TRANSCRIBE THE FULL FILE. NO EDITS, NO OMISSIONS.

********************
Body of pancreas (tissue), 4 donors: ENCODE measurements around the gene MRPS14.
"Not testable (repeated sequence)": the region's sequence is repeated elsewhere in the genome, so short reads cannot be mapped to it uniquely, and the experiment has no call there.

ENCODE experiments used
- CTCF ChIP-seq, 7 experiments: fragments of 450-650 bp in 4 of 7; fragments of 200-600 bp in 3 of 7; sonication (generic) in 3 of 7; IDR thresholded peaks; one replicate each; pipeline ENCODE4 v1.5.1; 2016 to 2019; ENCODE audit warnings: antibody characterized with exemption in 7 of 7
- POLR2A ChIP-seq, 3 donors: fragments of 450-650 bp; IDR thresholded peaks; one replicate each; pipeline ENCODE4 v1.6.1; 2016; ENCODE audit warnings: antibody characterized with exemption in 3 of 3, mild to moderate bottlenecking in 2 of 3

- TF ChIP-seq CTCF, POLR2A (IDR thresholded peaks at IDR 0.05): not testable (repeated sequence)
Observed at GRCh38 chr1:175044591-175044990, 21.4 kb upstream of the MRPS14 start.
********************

Body of pancreas (tissue), 4 donors: ENCODE measurements around the gene MRPS14.
"Not testable (repeated sequence)": the region's sequence is repeated elsewhere in the genome, so short reads cannot be mapped to it uniquely, and the experiment has no call there.

ENCODE experiments used
- CTCF ChIP-seq, 7 experiments: fragments of 450-650 bp in 4 of 7; fragments of 200-600 bp in 3 of 7; sonication (generic) in 3 of 7; IDR thresholded peaks; one replicate each; pipeline ENCODE4 v1.5.1; 2016 to 2019; ENCODE audit warnings: antibody characterized with exemption in 7 of 7
- POLR2A ChIP-seq, 3 donors: fragments of 450-650 bp; IDR thresholded peaks; one replicate each; pipeline ENCODE4 v1.6.1; 2016; ENCODE audit warnings: antibody characterized with exemption in 3 of 3, mild to moderate bottlenecking in 2 of 3

- TF ChIP-seq CTCF, POLR2A (IDR thresholded peaks at IDR 0.05): not testable (repeated sequence)
Observed at GRCh38 chr1:175044591-175044990, 21.4 kb upstream of the MRPS14 start.